Cranberry OKs bike share program

People could look forward to riding bikes on area trails, including in Cranberry Township, without bringing their own bicycle, as the Cranberry board of supervisors late last week granted permission for the installation of “bike share” facilities.

Township Manager Eric Heil said the Northwest Pennsylvania Mobility Alliance and the Crawford Area Transportation Authority (CATA) requested use of the Samuel Justus Trail in the Saltbox area for a bike share program, which would begin next year. The plan, though, according to CATA Assistant Executive Director Kristin Hauser, is dependent on funding.

“They will put in a bike rack for four to six bicycles and maintain it,” Heil said. “There is no cost to the township.” The riders are charged a fee of $2.50 an hour of public use, which will be used to offset maintenance costs.

According to a letter from CATA, the bikes “promote health and well being.”

The program can also be a boost for tourism. “If we have an out-of-town visitor who wants to explore the bike trail and they don’t have a bike, they can rent one for $2.50 an hour. That will enhance their stay in the area,” Heil said. “It is all digital and no one has to be there.”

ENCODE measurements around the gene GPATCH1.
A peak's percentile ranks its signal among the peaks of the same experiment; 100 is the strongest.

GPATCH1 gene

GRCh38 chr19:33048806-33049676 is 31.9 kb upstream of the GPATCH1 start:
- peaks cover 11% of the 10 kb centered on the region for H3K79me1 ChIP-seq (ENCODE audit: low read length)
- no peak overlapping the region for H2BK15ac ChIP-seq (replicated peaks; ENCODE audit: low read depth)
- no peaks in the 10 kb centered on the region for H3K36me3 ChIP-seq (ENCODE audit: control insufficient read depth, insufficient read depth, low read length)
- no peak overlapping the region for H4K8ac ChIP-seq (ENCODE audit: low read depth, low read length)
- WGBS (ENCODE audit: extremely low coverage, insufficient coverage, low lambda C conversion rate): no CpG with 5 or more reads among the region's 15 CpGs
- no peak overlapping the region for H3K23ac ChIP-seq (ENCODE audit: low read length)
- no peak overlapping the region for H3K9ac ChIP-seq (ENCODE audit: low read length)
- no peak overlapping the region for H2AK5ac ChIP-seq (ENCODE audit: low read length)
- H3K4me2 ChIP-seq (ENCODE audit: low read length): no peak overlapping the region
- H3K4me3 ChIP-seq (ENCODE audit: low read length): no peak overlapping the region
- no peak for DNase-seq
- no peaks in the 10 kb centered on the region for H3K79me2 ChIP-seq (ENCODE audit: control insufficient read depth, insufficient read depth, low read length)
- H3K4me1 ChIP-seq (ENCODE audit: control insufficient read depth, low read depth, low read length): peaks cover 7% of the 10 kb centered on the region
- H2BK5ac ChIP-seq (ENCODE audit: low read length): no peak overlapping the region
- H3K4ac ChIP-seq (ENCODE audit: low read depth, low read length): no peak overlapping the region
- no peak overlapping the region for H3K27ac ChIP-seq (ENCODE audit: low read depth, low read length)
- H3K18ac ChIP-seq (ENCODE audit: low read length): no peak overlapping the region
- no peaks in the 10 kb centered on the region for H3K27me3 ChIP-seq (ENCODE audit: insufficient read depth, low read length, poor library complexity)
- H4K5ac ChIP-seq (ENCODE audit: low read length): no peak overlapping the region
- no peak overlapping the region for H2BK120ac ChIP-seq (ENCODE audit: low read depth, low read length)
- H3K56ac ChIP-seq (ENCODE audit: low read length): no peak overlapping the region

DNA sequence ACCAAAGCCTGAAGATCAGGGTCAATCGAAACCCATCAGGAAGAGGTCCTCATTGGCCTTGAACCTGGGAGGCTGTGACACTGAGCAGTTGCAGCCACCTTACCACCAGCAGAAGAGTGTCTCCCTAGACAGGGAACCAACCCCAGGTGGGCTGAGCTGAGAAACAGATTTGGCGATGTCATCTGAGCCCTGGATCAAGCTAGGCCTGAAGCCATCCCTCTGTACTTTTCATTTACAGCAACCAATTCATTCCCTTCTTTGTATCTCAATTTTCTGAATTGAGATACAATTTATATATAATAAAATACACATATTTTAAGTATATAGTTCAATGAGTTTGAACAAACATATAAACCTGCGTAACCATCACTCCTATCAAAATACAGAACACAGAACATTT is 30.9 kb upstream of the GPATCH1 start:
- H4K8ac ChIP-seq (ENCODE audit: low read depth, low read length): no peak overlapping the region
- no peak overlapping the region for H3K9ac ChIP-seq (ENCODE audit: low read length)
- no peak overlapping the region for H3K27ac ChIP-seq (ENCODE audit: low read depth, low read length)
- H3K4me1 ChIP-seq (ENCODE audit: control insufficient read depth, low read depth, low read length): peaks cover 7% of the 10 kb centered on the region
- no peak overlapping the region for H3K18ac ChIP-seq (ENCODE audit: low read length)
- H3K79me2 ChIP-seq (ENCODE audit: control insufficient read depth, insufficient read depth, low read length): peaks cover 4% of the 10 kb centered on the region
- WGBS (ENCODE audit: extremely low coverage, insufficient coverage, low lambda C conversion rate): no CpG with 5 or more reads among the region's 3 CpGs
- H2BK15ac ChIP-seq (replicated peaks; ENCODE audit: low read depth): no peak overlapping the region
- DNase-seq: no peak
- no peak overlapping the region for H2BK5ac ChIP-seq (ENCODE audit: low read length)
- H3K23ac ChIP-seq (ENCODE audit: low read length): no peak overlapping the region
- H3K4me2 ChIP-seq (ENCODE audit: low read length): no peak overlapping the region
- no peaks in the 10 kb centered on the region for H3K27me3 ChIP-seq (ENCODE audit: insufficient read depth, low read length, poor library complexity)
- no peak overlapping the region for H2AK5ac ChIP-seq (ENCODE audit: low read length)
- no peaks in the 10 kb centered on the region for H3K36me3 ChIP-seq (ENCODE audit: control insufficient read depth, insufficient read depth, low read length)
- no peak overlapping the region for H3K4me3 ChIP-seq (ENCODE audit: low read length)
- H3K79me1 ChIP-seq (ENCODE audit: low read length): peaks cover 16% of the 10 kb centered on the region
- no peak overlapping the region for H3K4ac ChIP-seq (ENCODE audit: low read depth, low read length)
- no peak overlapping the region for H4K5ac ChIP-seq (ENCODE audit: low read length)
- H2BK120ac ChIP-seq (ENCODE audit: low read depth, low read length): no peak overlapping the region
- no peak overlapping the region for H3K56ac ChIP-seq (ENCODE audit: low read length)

A smartphone app called Poloni is used to unlock the bikes at any of the sites, according to Heil.

This is a multi-phase project in which bike rakes would be installed in various areas. Helmets aren’t provided or required to use the bikes, which are three-speed bikes that automatically switch gears, according to Hauser.

In the first phase of the plan, which would begin in April, the areas to be set up are at the Clifford Street bus stop in Oil City, the Justus Park trailhead in Oil City the marina in Oil City, the Justus Trail Saltbox House in Cranberry and the CATA transfer point on Buffalo Street in Franklin, according to Hauser.

In the second phase, Hauser said, the plan is to set up locations at Drake Well and Oil Creek parks, and “hopefully” another spot in Franklin. The phase II locations have not yet been confirmed.

The program operates seasonally and the bikes are locked down every night, according to Hauser. There is also an emergency/help button if people need assistance when they are on a ride.

The Cranberry supervisors also approved use of the bike trail by the Oil City YMCA for its annual Turkey Trot run and walk.

— Reporter Kara O’Neil and News Editor Luka Krneta contributed to this report.


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